From the Helpmann Awards site:
When Sir Robert Helpmann died in Sydney on 28 September 1986 the curtain fell on a career so long, diverse and extraordinary that obituary writers hardly knew where to start. Into his 77 years he had packed more activity, met more challenges and excelled in more fields than any of his contemporaries, in Australia or overseas.

What was he? A dancer? A choreographer? A director of ballets, plays and operas? A stage, film and television actor? Even a singer? He was all these and much, much more: a theatrical chameleon, capable of adroitly adapting his prodigious knowledge, talent and enthusiasm to everything he tackled. Robert Helpmann was unique.
Mr Helpmann is perhaps best remembered by international audiences today for his visually stunning screen performances in the cult Powell-Pressburger classic The Red Shoes, as "Prince Tuan" in 55 Days At Peking, and, most of all for his portrayal of one of the most scary villains of all time, the Child-Catcher in Chitty Chitty Bang Bang.



Many years after its 1948 premiere, an intrepid reporter asked Helpmann if the portrait in The Red Shoes of dancers' lives was an over-the-top exaggeration. He replied, "Oh, no, dear boy, it was quite understated." However, as choreographer in both the UK and his native Oz - he was artistic director of the Australian Ballet from 1965 to 1976 - among his numerous choreographic works are Comus, Elektra, Hamlet, Adam Zero, Miracle in the Gorbals and The Display.

His waspish personality was legend - he famously fell out with the other principal Queen of the Ballet Freddie Ashton, and their spats were the stuff of backstage gossip for years.

My favourite anecdote about Mr Helpmann has been related many times before...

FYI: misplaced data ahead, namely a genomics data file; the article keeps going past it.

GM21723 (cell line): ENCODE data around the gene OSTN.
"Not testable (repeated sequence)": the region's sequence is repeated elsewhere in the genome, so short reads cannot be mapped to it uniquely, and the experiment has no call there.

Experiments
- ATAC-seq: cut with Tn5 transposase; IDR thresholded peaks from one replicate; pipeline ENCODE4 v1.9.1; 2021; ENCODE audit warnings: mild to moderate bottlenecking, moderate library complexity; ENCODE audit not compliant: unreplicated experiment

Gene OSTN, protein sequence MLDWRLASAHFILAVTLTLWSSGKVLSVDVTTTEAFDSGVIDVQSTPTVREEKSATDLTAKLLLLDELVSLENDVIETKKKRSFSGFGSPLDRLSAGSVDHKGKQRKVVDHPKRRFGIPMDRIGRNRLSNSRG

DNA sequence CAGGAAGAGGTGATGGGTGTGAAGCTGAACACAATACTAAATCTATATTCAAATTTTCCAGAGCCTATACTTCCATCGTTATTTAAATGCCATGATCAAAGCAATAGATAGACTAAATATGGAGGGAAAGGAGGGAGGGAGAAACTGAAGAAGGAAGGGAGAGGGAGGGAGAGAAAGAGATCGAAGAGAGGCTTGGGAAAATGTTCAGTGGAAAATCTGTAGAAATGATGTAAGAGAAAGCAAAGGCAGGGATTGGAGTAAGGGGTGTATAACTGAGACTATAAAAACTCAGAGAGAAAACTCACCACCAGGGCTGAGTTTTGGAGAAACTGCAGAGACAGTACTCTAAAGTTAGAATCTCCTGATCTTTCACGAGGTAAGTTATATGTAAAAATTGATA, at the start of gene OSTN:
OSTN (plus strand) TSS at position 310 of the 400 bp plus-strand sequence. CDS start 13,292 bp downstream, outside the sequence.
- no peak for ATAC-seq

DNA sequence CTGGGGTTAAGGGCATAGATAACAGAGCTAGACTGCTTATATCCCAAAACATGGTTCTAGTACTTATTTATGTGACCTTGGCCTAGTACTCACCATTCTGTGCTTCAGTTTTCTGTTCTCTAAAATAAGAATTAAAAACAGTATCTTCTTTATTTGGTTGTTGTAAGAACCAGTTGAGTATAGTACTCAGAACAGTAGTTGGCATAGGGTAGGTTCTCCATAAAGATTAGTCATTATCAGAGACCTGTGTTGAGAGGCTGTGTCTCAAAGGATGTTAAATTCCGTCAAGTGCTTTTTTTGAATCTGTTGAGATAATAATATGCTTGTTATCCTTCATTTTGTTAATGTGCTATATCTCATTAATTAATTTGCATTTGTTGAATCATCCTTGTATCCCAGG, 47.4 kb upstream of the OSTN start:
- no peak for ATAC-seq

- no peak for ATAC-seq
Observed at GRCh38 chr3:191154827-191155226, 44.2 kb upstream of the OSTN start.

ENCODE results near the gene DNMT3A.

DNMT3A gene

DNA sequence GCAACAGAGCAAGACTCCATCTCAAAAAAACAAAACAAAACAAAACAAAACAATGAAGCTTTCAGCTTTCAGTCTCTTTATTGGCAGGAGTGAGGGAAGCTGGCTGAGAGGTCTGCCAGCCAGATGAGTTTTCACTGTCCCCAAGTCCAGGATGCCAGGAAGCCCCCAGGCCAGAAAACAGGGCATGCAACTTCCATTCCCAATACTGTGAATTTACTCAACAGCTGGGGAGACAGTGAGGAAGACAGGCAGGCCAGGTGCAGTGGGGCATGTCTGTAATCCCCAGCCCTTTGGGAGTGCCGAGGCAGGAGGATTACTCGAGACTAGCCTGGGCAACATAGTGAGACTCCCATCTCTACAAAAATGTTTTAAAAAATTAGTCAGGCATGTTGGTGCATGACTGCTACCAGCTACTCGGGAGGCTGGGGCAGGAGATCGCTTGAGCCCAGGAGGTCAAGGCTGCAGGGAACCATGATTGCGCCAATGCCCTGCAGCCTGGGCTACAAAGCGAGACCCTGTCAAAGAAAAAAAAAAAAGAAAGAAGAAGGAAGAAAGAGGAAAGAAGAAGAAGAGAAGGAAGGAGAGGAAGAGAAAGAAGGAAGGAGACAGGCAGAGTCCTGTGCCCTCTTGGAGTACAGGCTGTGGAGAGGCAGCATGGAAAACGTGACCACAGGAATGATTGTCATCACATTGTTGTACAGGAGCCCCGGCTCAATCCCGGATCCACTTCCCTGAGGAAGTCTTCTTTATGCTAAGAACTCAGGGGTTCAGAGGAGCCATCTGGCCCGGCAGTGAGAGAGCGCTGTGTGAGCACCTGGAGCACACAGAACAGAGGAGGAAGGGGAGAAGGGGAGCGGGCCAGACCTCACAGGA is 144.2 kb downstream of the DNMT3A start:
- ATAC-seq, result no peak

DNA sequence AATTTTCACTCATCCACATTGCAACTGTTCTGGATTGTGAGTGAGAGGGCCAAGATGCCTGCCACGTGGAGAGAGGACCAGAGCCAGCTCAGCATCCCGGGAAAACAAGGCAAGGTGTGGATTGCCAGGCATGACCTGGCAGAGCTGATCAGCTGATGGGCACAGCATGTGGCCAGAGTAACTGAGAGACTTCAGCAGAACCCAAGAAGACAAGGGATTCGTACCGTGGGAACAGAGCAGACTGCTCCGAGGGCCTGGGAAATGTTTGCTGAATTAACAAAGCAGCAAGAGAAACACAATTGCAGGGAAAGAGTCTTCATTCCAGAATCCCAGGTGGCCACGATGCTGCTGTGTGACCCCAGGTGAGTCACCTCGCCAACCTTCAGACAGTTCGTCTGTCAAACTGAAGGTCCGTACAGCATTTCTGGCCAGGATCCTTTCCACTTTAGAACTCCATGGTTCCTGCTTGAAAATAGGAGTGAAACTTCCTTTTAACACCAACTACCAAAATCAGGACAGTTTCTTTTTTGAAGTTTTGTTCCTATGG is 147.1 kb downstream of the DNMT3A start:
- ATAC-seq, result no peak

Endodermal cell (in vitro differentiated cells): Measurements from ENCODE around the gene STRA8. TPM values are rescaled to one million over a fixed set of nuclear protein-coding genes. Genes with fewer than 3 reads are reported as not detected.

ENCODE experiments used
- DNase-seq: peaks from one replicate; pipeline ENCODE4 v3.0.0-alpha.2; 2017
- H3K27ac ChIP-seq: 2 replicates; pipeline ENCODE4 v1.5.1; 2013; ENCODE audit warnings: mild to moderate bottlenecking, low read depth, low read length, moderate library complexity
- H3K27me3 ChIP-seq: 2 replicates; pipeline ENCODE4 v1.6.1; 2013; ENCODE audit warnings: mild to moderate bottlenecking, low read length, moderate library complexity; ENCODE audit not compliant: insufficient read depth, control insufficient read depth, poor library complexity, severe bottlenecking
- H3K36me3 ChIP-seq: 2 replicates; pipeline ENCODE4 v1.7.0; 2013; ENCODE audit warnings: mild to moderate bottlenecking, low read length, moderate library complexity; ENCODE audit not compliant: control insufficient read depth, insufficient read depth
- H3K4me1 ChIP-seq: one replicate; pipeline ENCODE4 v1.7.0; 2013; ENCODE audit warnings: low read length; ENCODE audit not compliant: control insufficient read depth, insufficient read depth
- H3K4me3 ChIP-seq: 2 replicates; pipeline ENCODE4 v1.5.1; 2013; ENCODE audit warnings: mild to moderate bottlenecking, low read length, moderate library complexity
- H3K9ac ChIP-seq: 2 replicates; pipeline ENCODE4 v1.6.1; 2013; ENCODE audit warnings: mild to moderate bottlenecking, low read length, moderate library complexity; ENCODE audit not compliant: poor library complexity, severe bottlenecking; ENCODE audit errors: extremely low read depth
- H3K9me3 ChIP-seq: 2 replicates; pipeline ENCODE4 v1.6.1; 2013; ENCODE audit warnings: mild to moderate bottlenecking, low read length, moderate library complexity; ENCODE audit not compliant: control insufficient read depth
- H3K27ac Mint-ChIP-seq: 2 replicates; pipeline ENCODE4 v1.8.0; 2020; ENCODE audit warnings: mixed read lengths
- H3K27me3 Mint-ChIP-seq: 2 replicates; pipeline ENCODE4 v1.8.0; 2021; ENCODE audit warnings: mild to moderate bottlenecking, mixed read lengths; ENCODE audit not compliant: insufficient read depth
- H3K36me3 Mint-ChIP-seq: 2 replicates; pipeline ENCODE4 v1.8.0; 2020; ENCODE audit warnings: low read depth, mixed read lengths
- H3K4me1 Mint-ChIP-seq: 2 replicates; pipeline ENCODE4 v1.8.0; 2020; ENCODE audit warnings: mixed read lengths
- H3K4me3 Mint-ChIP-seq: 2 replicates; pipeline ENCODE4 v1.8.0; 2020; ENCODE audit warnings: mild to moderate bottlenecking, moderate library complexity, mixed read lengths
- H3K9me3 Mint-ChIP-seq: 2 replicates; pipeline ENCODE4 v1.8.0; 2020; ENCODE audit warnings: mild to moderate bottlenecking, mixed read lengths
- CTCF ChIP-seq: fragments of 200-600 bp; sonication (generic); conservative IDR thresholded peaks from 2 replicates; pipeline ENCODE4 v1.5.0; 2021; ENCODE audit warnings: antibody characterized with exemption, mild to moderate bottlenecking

During a ballet tour, Sir Robert Helpmann's company played a huge sports arena. The management gave Helpmann the referees' dressing room. Before the performance, the stage manager peeked in to give to Sir Robert his call and was amused to discover the star standing on a chair, perched atop a table, beneath the room's one and only light bulb. Holding a small mirror, Helpmann was applying intricate eye makeup. "Are you alright Sir Robert?" the stage manager asked. "Well yes, I suppose," he replied, "but heaven knows how the referees cope!"

Michael Benthall

From the GLBTQ site:
His flair for playing to the press and keeping his name before the public also brought him many other invitations, among them one to dance at Oxford University, where he met a 19-year-old undergraduate named Michael Benthall.

Helpmann noted at the time that Benthall had matinee idol looks and understood what he was talking about: this was the start of something big, a professional and personal partnership that would endure for thirty-six years until Benthall's death in 1974. Although their relationship was conducted in accordance with the rules of decorum and discretion of the time, they lived together and were recognized as a couple in their wide social circle.
RIP a genius.

Thursday, 7 April 2011

Old Queens



This week nine years ago, the country was draped in black as preparations were underway for the funeral of the dear old Queen Mum. Never in fact as “dear” or “sweet” as her mythology might suggest, Elizabeth Bowes-Lyon was actually a most fascinating and powerful character, as this article from author Philip Hoare, writing in The Independent on Sunday at the time, suggests...
Amid all the tributes paid to the Queen Mother, little has been made of one intriguing aspect of her life: the colourful friendships she enjoyed with some of the most flamboyant gay men of her day.